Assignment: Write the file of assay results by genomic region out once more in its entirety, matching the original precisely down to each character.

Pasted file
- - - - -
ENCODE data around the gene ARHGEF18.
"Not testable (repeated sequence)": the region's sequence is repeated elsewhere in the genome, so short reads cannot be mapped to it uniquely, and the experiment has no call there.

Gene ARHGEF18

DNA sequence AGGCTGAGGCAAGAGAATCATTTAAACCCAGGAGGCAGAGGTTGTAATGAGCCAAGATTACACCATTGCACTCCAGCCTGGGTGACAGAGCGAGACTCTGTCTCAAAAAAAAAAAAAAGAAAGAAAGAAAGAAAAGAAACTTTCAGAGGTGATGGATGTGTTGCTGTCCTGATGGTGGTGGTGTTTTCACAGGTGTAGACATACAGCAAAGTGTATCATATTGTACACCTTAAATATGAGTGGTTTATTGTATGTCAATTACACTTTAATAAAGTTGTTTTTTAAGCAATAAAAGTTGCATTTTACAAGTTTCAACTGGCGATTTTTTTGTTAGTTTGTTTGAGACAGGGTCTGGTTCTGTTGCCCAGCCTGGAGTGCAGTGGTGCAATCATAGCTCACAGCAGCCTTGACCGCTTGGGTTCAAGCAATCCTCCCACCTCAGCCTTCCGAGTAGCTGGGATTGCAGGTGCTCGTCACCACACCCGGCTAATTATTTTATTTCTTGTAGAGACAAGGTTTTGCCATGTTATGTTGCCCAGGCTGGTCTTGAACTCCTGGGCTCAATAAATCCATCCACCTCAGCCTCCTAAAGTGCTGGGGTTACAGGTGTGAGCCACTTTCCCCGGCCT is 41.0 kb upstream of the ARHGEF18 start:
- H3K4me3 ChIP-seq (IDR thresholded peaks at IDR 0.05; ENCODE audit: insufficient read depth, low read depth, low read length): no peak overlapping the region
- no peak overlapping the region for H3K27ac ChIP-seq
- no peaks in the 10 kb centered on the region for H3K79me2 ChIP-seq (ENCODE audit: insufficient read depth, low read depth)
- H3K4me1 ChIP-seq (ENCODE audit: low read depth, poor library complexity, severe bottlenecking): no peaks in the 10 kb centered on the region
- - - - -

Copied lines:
ENCODE data around the gene ARHGEF18.
"Not testable (repeated sequence)": the region's sequence is repeated elsewhere in the genome, so short reads cannot be mapped to it uniquely, and the experiment has no call there.

Gene ARHGEF18

DNA sequence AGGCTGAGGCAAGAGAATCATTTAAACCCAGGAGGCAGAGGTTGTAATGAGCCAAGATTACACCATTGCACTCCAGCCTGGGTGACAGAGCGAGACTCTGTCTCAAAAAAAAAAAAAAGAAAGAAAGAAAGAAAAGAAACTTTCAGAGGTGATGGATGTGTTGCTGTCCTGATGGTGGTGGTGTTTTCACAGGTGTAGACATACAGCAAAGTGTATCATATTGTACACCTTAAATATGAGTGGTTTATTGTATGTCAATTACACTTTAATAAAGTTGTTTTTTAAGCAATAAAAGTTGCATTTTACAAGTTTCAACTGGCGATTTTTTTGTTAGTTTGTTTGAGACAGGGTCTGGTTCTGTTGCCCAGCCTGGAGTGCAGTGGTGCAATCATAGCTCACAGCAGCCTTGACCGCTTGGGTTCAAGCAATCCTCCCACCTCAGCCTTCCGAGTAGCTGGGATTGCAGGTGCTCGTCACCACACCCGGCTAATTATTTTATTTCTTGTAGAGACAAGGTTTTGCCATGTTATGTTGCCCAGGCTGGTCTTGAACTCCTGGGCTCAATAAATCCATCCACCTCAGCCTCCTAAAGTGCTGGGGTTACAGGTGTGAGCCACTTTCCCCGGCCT is 41.0 kb upstream of the ARHGEF18 start:
- H3K4me3 ChIP-seq (IDR thresholded peaks at IDR 0.05; ENCODE audit: insufficient read depth, low read depth, low read length): no peak overlapping the region
- no peak overlapping the region for H3K27ac ChIP-seq
- no peaks in the 10 kb centered on the region for H3K79me2 ChIP-seq (ENCODE audit: insufficient read depth, low read depth)
- H3K4me1 ChIP-seq (ENCODE audit: low read depth, poor library complexity, severe bottlenecking): no peaks in the 10 kb centered on the region